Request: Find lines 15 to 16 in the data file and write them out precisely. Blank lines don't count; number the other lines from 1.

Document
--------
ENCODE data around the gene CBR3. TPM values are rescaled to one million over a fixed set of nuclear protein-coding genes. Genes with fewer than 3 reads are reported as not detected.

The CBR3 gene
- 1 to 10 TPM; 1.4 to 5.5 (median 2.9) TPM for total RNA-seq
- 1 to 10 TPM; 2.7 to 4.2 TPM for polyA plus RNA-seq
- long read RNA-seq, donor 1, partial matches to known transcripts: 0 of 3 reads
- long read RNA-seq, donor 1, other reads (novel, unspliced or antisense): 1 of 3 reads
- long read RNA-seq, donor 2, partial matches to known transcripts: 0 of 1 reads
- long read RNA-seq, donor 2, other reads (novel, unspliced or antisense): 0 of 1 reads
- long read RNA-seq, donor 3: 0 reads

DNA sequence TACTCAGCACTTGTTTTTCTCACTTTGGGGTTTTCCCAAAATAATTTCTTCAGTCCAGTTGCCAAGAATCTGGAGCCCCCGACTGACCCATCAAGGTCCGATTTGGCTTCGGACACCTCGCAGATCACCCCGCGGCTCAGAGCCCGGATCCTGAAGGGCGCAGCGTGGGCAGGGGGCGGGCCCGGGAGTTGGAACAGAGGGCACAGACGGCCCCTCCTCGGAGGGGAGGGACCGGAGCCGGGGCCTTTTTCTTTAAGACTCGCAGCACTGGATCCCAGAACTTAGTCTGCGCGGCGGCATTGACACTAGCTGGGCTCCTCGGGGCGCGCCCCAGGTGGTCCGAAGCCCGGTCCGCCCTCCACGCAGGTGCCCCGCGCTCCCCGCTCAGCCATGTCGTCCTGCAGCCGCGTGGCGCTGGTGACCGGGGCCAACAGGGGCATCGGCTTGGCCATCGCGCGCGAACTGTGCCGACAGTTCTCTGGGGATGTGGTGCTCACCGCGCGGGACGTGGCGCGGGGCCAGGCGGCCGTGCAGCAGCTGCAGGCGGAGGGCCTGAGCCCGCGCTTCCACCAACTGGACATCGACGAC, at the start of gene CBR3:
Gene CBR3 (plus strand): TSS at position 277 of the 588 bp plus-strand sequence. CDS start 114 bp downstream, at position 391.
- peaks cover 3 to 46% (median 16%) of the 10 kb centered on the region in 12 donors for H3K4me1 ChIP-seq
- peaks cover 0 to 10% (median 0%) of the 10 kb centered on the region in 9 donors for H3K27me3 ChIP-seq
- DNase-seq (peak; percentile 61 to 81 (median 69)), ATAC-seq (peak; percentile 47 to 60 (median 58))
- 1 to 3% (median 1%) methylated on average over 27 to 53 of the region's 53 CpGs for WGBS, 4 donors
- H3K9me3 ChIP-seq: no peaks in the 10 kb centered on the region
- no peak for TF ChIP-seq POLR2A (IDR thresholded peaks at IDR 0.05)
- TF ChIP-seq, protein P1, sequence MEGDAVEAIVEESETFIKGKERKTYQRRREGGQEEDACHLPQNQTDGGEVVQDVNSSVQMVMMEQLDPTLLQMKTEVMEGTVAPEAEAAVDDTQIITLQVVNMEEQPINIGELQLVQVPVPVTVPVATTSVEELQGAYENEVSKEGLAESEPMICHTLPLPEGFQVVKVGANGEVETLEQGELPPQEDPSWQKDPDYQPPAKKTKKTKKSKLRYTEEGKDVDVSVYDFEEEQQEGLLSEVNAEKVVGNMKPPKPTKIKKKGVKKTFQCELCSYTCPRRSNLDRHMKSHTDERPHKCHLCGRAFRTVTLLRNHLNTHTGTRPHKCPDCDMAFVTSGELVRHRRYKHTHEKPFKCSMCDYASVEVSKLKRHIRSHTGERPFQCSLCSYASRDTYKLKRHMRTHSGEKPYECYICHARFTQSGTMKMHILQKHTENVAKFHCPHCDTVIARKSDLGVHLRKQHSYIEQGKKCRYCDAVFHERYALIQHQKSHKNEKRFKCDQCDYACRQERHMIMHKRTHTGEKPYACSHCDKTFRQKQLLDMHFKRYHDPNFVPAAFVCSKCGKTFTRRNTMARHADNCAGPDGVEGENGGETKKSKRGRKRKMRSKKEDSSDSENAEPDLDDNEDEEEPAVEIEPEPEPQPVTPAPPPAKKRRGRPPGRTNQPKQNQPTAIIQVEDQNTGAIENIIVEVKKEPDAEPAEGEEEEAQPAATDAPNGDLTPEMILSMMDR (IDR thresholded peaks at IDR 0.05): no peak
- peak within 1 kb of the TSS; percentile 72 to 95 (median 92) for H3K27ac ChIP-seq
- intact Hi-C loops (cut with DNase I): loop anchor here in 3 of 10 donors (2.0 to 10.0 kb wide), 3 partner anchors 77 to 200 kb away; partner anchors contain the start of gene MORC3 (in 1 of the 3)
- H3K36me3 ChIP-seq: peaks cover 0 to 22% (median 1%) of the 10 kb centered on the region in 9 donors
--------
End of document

- 1 to 3% (median 1%) methylated on average over 27 to 53 of the region's 53 CpGs for WGBS, 4 donors
- H3K9me3 ChIP-seq: no peaks in the 10 kb centered on the region